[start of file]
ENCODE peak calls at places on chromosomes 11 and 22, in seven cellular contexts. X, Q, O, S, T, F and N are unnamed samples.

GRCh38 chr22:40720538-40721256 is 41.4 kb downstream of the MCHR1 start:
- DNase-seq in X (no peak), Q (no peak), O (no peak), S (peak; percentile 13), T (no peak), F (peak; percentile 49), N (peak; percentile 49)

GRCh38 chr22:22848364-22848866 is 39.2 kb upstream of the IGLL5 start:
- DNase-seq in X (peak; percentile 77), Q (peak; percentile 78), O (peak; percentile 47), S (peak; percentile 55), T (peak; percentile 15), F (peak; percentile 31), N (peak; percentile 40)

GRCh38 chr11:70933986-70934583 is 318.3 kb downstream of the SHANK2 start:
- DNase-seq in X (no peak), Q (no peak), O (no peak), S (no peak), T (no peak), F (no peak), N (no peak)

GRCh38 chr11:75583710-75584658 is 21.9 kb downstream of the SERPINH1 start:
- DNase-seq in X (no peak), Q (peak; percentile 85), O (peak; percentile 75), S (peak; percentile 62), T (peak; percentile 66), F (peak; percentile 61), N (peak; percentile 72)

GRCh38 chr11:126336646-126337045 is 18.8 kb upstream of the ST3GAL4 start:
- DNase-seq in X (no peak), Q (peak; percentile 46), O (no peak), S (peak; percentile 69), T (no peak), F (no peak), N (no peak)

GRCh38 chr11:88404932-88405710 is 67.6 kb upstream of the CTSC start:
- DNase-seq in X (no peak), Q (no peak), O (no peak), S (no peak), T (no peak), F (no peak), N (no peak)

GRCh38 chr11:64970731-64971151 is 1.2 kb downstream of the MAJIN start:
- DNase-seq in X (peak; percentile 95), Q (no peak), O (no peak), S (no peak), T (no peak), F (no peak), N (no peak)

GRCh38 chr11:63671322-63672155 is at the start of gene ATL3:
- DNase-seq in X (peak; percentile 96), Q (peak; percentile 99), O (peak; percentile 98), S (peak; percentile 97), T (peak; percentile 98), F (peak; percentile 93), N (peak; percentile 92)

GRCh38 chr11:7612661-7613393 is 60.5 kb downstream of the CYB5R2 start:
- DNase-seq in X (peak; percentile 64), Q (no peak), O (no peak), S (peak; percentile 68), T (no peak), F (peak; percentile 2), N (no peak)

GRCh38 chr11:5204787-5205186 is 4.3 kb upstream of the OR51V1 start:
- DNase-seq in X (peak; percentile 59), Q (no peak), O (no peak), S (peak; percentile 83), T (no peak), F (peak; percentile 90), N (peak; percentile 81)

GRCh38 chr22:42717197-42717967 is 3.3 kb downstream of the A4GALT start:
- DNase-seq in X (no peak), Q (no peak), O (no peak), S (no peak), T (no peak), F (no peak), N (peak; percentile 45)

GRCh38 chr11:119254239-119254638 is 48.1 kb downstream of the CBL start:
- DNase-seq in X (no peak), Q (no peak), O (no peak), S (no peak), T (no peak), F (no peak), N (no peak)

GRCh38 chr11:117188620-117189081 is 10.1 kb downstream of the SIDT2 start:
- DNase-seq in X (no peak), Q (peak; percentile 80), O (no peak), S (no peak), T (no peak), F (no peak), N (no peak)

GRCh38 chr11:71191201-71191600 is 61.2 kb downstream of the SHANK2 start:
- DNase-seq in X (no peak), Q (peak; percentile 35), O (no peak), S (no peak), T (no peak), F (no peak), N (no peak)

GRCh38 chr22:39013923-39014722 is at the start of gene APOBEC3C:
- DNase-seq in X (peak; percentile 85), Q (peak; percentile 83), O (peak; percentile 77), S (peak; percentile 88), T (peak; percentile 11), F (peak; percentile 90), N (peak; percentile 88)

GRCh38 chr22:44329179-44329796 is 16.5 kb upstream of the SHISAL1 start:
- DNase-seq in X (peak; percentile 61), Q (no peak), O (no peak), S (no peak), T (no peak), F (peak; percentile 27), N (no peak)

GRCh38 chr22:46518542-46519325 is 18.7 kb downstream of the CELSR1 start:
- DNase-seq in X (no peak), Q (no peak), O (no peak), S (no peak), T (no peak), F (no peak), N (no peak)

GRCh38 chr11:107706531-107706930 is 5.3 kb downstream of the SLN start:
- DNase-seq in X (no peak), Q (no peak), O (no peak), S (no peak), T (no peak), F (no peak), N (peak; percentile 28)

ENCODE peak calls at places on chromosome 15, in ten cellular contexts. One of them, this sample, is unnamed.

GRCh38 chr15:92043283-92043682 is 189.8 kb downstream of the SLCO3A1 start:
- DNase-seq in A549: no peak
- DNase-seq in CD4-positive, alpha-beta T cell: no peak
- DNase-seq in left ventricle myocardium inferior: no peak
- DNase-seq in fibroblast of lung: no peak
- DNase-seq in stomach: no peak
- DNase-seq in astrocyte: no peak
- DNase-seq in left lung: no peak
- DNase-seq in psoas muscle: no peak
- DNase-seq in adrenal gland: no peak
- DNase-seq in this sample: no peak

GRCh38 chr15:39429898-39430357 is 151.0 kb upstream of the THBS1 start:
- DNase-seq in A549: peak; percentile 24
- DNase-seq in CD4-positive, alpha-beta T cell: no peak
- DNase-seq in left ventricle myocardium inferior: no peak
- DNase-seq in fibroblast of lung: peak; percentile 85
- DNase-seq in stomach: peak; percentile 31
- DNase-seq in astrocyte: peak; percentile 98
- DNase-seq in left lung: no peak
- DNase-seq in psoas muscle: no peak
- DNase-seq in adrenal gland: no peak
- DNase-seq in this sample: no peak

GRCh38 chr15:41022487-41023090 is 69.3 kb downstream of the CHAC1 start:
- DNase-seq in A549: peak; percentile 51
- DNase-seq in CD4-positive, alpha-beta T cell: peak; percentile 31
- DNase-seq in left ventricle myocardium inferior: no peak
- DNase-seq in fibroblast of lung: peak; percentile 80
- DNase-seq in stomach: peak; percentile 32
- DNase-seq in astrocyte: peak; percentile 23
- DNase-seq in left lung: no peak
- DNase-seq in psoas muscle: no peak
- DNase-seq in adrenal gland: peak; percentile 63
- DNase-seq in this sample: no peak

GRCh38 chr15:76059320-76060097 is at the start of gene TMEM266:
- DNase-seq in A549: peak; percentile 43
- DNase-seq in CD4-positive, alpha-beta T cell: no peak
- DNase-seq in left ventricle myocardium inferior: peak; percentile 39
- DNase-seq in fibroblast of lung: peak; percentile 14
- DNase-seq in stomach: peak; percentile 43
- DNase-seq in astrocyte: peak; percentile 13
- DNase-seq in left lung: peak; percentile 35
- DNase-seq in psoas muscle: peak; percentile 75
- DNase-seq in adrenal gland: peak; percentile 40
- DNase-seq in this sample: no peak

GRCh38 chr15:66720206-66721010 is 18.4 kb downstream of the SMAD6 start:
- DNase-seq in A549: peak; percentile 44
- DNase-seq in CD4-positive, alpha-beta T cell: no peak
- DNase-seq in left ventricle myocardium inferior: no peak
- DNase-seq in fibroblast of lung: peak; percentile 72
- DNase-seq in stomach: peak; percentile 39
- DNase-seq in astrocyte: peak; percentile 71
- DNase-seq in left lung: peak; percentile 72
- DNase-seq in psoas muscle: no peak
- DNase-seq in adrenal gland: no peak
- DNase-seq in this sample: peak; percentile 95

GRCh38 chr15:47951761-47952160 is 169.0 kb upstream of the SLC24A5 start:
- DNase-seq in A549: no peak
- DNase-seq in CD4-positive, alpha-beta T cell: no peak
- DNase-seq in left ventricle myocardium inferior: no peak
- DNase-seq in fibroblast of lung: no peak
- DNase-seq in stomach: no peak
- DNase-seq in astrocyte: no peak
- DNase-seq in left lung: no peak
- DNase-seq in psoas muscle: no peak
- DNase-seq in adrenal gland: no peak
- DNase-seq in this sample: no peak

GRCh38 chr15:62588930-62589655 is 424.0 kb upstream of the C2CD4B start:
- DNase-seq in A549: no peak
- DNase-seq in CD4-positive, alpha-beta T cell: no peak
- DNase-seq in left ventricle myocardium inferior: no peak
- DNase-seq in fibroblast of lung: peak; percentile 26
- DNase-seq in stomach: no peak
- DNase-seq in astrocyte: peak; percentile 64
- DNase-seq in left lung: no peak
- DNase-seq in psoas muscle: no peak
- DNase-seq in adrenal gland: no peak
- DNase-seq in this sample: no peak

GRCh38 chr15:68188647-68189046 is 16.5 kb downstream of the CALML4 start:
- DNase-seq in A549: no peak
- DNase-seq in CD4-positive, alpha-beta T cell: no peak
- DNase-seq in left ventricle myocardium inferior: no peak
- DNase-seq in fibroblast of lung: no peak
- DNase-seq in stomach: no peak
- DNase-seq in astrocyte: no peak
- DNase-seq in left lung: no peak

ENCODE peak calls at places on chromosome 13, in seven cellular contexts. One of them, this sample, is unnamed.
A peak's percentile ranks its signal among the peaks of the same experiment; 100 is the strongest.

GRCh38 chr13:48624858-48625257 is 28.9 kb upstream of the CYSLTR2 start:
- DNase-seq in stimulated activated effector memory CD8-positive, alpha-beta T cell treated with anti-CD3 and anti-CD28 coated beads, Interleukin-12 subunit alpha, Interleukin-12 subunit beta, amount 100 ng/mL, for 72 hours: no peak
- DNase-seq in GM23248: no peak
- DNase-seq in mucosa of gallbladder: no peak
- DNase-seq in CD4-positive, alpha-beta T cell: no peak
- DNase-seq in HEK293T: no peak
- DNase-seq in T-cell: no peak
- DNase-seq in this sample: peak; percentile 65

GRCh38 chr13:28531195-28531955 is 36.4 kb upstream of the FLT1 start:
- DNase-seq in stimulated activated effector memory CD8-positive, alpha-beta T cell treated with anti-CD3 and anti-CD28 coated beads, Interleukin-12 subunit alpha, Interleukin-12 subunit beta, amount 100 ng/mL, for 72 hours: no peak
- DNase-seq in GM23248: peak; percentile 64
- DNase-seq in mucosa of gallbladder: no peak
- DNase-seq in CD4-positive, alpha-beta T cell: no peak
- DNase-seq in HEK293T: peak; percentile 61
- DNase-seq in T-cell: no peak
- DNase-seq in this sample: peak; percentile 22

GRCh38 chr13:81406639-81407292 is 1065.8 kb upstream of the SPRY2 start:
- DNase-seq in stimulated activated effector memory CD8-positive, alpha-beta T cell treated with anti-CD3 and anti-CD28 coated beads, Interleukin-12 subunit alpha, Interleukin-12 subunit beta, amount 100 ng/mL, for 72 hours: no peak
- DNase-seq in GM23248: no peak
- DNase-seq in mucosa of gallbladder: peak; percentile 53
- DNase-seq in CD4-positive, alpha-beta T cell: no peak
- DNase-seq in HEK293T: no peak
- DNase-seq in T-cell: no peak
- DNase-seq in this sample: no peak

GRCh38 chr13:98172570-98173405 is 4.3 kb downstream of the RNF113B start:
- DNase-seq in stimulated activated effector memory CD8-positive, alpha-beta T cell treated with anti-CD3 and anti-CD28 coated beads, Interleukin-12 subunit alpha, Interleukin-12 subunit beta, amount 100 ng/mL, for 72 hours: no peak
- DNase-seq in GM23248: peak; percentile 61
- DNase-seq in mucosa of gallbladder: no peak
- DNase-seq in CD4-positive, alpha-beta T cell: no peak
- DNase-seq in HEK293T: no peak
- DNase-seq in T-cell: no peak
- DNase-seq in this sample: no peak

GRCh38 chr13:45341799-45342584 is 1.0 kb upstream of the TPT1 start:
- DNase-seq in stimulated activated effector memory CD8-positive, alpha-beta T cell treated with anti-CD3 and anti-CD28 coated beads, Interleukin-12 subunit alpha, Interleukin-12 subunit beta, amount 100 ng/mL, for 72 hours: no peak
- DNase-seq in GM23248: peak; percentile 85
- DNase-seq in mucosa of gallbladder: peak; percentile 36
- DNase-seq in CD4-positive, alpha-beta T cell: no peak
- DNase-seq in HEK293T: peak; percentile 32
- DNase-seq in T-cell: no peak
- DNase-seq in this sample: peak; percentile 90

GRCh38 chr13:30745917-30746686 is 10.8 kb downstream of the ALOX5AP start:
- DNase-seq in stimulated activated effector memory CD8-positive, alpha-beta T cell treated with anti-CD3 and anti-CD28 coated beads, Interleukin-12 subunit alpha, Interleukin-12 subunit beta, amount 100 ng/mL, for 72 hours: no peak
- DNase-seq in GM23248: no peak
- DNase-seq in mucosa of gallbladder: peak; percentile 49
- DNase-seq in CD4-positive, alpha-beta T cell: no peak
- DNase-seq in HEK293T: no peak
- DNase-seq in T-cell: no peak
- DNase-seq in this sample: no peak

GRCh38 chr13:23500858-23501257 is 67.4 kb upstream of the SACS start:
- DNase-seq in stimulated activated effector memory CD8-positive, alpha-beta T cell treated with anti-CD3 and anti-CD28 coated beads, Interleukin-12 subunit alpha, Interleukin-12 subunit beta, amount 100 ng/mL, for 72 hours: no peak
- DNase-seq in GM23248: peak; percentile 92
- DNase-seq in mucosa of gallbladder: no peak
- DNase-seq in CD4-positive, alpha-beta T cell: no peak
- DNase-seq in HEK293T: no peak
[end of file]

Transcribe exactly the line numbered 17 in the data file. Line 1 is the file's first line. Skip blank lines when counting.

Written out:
- DNase-seq in X (peak; percentile 96), Q (peak; percentile 99), O (peak; percentile 98), S (peak; percentile 97), T (peak; percentile 98), F (peak; percentile 93), N (peak; percentile 92)